“Which should we choose?” Dad asked.

“Popsicles!” Zack said.

“Ice cream bars!” Ollie said.

“Hmmm, let me think. Last time, Zack picked Popsicles. I think we’ll select ice cream bars this time.”

“Okay,” Zack and Ollie agreed.

“How about chocolate covered strawberry bars?” Dad suggested.

”Mmm…yummy,” Zack and Ollie smiled and rubbed their tummies.

Finished with shopping, they waited in line to check out.

“Will the ice cream melt before we’re home?” Ollie asked.

“Shouldn’t take any longer to walk home than if we put the ice cream in a hot car, buckled up and drove home.”

“How fast does ice cream melt? What speed?”

“I don’t know if it has a melting speed. When I’ve eaten ice cream outside, it melts slower than you might think. It seems to melt faster when you lick it. Then, it disappears quicker. It’ll last until we get home.”

“Can we eat an ice cream bar on the way?”

“Me, too,” Zack piped up.

“Let’s wait until we’re home.”

“Aaaw, why Dad? We’re hot,” Ollie said.

“If you must wait until we’re home to eat the ice cream, then you’ll go faster. Wanting ice cream will make you speed up.”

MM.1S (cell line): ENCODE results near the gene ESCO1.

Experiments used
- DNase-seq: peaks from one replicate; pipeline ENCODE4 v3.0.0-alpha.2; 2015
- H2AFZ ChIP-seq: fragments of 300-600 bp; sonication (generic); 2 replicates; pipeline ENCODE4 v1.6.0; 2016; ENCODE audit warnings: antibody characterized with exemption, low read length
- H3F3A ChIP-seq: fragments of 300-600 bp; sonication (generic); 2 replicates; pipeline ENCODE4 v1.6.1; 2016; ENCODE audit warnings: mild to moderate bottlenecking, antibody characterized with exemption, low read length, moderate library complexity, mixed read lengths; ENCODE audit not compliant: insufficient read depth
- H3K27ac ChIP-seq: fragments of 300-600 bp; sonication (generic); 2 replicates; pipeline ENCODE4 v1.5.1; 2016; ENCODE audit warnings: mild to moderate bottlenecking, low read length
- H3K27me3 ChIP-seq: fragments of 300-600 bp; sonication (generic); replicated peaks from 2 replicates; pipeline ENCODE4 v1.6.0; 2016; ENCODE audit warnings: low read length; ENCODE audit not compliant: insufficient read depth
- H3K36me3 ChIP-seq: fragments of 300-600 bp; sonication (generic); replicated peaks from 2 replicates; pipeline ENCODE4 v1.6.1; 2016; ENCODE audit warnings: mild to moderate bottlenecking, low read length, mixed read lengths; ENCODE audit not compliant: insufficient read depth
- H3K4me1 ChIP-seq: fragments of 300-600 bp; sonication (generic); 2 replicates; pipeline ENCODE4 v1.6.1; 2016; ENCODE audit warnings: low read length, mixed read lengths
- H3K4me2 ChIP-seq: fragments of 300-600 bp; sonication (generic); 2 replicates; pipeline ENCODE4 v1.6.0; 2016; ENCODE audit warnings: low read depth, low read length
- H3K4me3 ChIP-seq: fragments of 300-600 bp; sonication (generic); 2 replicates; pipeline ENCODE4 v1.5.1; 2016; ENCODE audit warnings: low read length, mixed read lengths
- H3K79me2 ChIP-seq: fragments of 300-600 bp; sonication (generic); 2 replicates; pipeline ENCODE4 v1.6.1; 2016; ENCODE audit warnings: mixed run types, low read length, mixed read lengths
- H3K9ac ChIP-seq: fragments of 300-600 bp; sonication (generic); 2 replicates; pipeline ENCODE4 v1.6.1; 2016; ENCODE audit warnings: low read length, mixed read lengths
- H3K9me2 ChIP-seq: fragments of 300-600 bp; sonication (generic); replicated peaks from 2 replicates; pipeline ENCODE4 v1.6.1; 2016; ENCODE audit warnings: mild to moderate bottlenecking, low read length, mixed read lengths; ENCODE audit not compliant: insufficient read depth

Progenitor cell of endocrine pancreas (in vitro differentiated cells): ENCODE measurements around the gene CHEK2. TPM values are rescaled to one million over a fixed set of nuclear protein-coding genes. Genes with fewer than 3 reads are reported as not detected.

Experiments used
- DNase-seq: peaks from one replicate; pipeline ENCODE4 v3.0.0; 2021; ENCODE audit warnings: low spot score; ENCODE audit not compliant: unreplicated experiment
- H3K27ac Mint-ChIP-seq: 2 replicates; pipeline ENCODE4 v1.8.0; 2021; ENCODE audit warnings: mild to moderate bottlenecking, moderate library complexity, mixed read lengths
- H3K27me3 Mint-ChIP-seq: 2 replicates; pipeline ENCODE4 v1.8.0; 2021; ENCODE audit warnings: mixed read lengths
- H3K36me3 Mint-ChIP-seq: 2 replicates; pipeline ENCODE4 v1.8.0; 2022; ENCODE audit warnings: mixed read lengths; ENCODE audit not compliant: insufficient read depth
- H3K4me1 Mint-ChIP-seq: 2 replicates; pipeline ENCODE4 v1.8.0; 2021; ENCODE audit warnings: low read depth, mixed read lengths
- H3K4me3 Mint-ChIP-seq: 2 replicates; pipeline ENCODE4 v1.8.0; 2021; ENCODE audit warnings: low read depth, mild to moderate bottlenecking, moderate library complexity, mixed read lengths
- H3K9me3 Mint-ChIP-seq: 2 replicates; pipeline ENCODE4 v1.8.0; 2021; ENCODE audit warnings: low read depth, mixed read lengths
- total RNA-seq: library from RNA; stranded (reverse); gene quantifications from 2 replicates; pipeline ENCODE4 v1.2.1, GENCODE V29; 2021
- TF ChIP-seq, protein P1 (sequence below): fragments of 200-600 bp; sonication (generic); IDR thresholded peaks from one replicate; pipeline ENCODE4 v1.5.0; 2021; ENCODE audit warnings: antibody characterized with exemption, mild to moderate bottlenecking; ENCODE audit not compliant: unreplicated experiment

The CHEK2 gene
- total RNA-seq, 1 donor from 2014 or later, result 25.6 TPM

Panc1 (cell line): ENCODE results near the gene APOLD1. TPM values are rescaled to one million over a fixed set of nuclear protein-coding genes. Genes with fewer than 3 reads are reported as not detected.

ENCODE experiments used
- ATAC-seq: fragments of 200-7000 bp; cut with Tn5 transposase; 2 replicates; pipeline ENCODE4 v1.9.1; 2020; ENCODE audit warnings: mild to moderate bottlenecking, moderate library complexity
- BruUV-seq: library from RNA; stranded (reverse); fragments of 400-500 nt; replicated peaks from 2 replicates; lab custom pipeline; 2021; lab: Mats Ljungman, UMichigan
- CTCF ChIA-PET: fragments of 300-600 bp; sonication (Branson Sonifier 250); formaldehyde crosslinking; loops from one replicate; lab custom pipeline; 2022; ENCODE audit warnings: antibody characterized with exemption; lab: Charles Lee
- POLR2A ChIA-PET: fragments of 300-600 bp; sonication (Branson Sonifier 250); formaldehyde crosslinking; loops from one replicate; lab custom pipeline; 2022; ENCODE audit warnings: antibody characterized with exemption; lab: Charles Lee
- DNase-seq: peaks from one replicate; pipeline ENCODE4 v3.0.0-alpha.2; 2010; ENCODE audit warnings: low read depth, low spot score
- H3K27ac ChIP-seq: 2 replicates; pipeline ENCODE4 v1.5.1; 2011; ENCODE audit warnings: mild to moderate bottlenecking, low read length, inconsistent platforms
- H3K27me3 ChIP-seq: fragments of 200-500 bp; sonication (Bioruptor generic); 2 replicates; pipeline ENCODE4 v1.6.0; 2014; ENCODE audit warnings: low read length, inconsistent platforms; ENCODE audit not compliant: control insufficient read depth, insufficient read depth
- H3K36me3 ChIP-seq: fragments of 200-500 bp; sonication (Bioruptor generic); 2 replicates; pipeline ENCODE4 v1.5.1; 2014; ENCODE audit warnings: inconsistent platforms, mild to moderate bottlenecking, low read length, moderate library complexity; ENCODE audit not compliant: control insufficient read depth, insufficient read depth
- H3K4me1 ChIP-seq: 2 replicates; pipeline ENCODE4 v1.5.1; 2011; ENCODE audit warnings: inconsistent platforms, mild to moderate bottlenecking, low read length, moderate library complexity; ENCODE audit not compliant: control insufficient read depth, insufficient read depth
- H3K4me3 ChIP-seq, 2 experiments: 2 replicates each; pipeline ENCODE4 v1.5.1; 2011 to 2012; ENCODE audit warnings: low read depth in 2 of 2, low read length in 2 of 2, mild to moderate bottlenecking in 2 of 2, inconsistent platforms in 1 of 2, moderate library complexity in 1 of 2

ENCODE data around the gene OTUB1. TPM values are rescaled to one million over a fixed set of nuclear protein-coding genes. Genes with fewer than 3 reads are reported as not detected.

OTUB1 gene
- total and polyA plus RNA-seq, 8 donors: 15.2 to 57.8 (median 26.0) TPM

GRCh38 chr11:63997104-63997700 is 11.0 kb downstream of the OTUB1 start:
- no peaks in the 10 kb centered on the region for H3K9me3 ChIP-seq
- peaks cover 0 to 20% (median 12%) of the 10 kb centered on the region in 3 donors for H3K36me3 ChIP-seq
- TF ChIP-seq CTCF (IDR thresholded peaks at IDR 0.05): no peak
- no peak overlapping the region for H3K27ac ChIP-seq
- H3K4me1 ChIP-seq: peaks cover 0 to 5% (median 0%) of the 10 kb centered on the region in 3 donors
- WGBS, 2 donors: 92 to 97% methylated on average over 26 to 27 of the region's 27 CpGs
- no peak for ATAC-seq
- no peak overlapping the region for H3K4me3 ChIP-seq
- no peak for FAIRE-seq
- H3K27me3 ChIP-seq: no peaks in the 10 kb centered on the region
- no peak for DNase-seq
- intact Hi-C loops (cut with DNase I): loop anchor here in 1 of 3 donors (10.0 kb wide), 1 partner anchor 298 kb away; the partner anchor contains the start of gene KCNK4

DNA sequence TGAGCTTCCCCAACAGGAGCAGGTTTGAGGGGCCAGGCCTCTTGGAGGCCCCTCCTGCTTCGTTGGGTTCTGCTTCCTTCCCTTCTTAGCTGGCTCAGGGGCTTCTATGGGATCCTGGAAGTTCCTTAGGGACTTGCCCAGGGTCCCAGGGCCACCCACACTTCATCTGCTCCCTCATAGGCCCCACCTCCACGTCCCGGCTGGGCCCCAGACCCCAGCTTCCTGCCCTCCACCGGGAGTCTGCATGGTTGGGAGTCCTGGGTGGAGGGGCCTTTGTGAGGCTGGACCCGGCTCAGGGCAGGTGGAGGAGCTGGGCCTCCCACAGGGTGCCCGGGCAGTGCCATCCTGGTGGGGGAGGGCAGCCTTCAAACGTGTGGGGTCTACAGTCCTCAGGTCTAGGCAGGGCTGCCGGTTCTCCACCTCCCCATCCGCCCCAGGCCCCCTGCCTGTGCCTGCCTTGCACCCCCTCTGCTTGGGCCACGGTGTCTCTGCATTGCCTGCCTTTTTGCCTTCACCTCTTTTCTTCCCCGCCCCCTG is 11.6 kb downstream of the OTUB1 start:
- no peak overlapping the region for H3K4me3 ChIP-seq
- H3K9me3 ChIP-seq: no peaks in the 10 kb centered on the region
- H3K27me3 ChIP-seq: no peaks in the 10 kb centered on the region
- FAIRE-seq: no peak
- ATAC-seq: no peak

Ollie giggled. “You think ice cream will make me go faster?”

“I’m sure it will! It usually takes five minutes to walk to Goody Food Mart. Today, it took us twenty-five minutes. That’s five times longer.”

“Whaaat? I rode my bike fast.”

“Yes, you did, but you kept stopping. Can we can go home without making stops?”

“Okay! No stopping at all. We’ll go at ice cream speed – fast!”

They reached home quickly and found Mom in the kitchen. “Oh, good!” she said. “You brought the groceries. Thank you.”

“Ice cream, too!” Ollie said. “Dad wanted us to wait until we were at home to eat it.”

“He had you wait that long?”

“Yup! He said it took too long going to the store. We needed to move faster coming home so the ice cream wouldn’t melt. We went at ice cream speed!” Ollie sang.

“What is ice cream speed?” Mom asked.

“Fast – very fast! Ask Dad. He knows everything about speed.”

THE END

About the Author

Mary Merlo is a retired Human Resource Manager in the automotive industry and writes poetry, memoir and children’s picture books. Her work has appeared in a number of literary publications, including The Avalon Literary Review, Silkworm 12, Peninsula
Poets, and Poetry Society of Michigan – Anthology 2021.

One of her poems won first place in 2021 NFSPS Annual Poetry Contests competition and was published in Encore 2021 Prize Poems. She’s been published in various online magazines and has received awards from DWW for children’s short stories. She’s a member of Detroit Working Writers (DWW), Poetry Society of Michigan (PSM) and Society of Children’s Book Writers and Illustrators (SCBWI).

Mary enjoys spending time with family, especially grandchildren, who inspire storytelling. She believes skills developed writing poetry provide an excellent basis for expanding creative interests into other literary genres, especially children’s short stories.

Categories: Audio Stories/Poems